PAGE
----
1989 1 Cent Coin Value
If you have a set of 1989 1 cent coins, you’re in luck! These rare coins can only be found in sets. The value of these coins varies from year to year, but the average is just under $1. Here’s a guide to 1989 cent coin values. Listed below are some common examples. The value of 1989 coins may surprise you! But don’t worry if you don’t have any sets – there are plenty of other ways to get a good deal!
The back of the coin depicts a Cape sparrow, a bird native to southern Africa. The coin’s face value, abbreviated as “1c,” is listed in small print below the bird. The portrait of the bird is accompanied by the year 1989, the coin’s date of issue, and the face value. That face value is one cent. The design is by Thomas Sasseen, a South African artist.
Despite its rarity, the 1989 Lincoln Memorial Cent is a popular choice for collectors. It’s available in a range of grades, including mint state and high-grade. Its design is both attractive and common. Besides the date, the text of this coin – LIBERTY and IN GOD WE TRUST – is etched onto the coin’s reverse. If you’re wondering whether or not a 1989 Lincoln one cent coin is worth anything, it’s always worth asking.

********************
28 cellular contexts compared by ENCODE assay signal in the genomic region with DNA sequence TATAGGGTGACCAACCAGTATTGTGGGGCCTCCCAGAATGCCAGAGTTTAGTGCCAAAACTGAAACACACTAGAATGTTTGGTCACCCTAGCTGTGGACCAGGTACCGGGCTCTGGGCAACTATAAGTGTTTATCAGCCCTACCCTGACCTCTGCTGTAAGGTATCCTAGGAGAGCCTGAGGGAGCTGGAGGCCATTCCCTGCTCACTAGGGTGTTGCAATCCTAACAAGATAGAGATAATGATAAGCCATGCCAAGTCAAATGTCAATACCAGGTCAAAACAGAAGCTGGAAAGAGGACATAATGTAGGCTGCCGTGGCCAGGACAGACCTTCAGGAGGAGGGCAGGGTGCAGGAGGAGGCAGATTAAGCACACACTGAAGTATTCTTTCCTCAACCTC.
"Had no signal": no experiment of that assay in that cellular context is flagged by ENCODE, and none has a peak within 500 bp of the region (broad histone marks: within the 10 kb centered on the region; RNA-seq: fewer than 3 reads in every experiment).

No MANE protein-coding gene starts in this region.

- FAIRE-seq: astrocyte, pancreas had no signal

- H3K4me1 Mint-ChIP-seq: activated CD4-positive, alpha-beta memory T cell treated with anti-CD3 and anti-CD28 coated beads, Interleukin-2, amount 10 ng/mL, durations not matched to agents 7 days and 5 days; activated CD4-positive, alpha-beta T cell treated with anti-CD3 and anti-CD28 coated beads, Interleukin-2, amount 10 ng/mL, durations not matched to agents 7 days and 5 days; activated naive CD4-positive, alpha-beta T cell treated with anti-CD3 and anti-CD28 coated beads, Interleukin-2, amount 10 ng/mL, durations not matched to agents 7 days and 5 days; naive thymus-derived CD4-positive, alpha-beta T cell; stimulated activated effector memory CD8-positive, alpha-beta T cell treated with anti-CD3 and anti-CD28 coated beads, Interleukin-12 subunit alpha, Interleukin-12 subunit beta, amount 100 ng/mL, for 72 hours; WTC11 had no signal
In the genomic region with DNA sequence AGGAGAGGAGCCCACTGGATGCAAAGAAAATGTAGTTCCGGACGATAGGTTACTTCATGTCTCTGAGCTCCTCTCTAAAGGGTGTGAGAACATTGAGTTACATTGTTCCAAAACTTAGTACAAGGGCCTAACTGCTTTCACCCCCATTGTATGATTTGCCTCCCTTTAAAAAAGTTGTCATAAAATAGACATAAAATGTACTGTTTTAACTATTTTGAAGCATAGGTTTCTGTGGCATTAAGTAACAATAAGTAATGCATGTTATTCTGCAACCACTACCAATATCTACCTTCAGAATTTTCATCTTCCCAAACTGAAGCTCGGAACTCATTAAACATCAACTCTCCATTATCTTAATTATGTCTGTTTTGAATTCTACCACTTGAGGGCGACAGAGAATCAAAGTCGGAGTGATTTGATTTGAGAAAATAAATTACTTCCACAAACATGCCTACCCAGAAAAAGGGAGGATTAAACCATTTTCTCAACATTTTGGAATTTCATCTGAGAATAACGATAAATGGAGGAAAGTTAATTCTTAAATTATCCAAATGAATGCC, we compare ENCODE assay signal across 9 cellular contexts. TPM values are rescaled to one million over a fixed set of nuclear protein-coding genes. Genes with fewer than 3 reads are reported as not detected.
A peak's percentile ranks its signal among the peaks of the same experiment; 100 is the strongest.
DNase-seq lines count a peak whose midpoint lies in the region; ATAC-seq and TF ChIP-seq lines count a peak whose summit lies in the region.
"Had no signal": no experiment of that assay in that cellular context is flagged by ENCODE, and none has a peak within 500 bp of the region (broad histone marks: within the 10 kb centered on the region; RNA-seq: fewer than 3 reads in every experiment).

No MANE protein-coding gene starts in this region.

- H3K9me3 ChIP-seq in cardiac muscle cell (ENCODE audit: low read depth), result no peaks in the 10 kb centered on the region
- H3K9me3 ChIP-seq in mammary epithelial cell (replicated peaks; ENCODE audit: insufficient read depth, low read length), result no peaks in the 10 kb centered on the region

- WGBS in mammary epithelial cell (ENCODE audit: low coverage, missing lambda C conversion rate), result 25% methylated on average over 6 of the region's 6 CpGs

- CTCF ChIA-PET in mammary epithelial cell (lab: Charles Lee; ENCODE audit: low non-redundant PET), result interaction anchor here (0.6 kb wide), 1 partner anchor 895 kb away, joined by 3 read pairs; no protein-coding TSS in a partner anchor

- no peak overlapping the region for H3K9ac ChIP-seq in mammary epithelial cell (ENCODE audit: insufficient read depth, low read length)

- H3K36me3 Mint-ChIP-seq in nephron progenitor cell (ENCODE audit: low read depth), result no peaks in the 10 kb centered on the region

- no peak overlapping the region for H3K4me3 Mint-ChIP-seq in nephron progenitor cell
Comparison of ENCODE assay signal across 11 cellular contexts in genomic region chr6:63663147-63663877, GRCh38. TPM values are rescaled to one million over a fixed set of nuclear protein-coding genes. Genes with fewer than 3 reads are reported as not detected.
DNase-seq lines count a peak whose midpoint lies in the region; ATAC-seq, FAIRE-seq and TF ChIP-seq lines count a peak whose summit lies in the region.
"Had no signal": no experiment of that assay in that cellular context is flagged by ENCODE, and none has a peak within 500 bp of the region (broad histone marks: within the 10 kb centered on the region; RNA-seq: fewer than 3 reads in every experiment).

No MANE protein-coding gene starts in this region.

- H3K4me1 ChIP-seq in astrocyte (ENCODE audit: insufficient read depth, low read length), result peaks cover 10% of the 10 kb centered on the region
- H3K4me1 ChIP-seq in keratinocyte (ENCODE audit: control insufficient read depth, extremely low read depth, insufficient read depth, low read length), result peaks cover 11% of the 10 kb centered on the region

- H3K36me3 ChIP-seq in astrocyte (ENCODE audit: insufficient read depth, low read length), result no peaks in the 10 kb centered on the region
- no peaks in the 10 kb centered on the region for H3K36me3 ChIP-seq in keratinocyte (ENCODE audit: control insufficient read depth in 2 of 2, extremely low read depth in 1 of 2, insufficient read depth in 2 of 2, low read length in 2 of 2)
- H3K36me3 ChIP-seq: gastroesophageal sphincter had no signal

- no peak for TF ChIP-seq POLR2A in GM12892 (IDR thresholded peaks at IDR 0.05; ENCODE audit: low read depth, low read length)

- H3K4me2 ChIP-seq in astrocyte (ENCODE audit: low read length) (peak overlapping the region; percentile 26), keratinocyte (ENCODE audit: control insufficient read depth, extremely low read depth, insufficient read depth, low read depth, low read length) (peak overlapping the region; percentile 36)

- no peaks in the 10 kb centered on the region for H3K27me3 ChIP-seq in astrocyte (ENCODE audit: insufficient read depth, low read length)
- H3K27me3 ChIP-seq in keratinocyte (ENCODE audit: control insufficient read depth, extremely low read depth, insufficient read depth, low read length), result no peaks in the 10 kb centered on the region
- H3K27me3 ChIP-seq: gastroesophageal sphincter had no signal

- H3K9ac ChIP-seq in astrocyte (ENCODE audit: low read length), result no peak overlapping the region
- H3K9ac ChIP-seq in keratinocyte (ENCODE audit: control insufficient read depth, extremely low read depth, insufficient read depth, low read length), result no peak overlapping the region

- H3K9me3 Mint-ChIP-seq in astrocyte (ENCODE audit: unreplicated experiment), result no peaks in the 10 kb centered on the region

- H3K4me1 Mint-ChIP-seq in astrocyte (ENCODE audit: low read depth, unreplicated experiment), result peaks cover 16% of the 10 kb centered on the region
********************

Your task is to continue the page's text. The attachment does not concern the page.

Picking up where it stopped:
The melt value of a 1989 penny is about $0.33 if it is in PR 65 or uncirculated condition. For the average 1989 penny, it’s worth about $0.30 if it’s in good condition and has the mint mark. You can also find price charts for the 1989 Lincoln penny on eBay. Lastly, you can learn about the 1989 penny’s value by visiting the website of a reputable coin grader.
The 1989 one cent coin was issued for just a year before being replaced with a smaller coin. Its obverse depicts the Coat of Arms of South Africa, which was granted to the Union of South Africa by King George V. It was later amended by the British College of Arms to incorporate representations of the four provinces of the Union. However, the 1989 1 cent coin value has remained at a high level.
The design of the 1989 South African coin was created by Arthur Sutherland. The obverse depicts the South African Coat of Arms, which was adopted in 1932. The escutcheon depicts two human figures clasping hands. They are flanked by a cross-bowl and spear. The reverse depicts the national motto, ‘EX UNITE VIRES’, and the date of issue, 1989.